* Updates throughout
* Germany's 30-year yield lowest since December 2017
* Euro zone yields drop 2-3 bps post Fed
* Fed hikes rates, but less hawkish than expected
* Euro zone PMIs, BOE meeting in focus
* Euro zone periphery govt bond yields http://tmsnrt.rs/2ii2Bqr
LONDON, March 22 (Reuters) - Germany's 30-year government bond yield hit its lowest level this year on Thursday, after the U.S. Federal Reserve raised interest rates and forecast two more increases for 2018 rather than the three that markets had expected.
The move late on Wednesday drove euro zone bond yields down by 2-3 basis points at the open of European trade on Thursday.
Germany's 30-year bond yield fell 3 basis points to 1.189 percent, its lowest since December 2017, and was set for its biggest one-day fall in a month.
The Fed raised interest rates on Wednesday and forecast at least two more hikes for 2018, highlighting its growing confidence that tax cuts and government spending will boost the economy and inflation and spur more aggressive future tightening.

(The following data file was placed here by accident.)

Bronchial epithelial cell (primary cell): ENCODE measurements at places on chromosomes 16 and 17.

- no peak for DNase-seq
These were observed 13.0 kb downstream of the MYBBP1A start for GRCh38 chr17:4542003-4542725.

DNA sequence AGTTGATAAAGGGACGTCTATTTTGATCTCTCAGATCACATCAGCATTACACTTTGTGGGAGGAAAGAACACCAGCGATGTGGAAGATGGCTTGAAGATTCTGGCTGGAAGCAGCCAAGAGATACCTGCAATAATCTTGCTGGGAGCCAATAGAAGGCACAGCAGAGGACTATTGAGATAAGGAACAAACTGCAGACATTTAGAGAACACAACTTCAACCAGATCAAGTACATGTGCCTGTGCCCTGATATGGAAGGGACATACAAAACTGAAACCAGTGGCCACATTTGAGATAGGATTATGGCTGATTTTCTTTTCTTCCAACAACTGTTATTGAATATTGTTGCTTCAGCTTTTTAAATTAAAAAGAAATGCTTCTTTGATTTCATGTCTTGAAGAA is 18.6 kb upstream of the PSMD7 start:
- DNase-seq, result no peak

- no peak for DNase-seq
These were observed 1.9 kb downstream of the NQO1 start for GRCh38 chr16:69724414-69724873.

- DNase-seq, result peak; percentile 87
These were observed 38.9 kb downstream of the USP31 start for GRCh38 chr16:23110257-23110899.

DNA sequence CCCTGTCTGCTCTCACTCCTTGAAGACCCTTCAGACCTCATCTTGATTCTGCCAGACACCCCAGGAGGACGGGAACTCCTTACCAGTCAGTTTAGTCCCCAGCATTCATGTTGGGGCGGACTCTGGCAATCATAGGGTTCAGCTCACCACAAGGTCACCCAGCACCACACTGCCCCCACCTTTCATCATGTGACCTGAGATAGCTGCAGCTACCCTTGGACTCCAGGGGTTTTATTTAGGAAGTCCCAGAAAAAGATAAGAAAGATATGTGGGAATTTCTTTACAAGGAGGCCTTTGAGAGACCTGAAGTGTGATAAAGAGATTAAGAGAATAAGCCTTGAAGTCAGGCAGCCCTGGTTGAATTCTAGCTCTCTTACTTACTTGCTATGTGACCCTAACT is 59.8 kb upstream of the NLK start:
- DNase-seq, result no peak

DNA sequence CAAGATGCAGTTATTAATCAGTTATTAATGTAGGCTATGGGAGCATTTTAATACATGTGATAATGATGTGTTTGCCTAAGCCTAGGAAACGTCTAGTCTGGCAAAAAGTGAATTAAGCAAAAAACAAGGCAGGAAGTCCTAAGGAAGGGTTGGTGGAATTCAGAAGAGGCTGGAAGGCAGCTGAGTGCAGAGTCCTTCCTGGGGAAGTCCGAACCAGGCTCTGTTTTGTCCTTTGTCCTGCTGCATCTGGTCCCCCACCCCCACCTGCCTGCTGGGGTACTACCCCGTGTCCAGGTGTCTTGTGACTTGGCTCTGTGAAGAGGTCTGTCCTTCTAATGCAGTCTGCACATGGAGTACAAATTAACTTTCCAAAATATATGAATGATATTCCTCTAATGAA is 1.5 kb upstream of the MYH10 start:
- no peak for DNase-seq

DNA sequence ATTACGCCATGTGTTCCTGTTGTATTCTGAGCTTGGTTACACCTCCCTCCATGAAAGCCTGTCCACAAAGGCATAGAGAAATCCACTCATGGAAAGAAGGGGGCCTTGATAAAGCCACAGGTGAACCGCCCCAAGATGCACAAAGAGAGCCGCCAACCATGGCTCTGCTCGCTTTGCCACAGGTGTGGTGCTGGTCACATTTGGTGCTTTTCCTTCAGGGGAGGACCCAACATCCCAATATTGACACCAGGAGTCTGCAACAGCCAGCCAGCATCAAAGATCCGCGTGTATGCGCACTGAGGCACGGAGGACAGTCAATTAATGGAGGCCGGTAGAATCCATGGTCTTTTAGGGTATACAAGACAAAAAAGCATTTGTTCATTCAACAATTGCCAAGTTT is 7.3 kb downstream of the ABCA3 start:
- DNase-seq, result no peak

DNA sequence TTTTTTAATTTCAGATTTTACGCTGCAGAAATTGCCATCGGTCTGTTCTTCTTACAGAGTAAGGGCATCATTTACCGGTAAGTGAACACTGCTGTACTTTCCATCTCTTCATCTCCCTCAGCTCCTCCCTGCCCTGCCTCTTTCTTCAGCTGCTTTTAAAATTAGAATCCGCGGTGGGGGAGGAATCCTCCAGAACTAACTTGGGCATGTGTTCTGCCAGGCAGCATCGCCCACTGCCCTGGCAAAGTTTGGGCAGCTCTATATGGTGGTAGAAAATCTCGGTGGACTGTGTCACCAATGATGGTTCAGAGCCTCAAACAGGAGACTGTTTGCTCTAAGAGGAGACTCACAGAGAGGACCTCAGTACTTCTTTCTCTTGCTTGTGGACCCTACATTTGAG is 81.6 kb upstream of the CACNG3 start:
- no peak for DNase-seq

"To some extent the market was expecting a hawkish Fed, but did not get a signal for a fourth rate hike this year," said Orlando Green, European fixed income strategist at Credit Agricole.
He added that a reversal of short positions in the U.S. bond market after the Fed meeting and risk factors such as the potential threat of a trade war were also supporting safe-haven debt markets.
Later on Thursday, U.S. President Donald Trump is expected to announce tariffs on Chinese imports, in a move that will likely to trigger retaliation from Beijing.
U.S. Treasury yields extended their fall in European trade, with 10-year Treasury yields down 5 basis points at 2.86 percent .
Data suggesting that the euro zone economy is losing some steam also supported bond prices, pushing yields down.
Markit's German flash composite Purchasing Managers' Index (PMI), which tracks the manufacturing and services sectors that together account for more than two-thirds of the economy, fell to 55.4 from 57.6 the previous month.
PMI data for France showed on Thursday that a stronger euro was weighing on France's manufacturing renaissance, with growth in factories' output softening for the third consecutive month despite running at a still decent clip.
A Bank of England meeting was also in focus after strong wage data on Tuesday boosted expectations for a May rate hike.
Britain's central bank is likely to keep on course on Thursday for an interest rate rise in May which would take borrowing costs above their emergency levels for the first time since the financial crisis more than a decade ago.
(Reporting by Fanny Potkin; Additional reporting by Dhara Ranasinghe Editing by Keith Weir)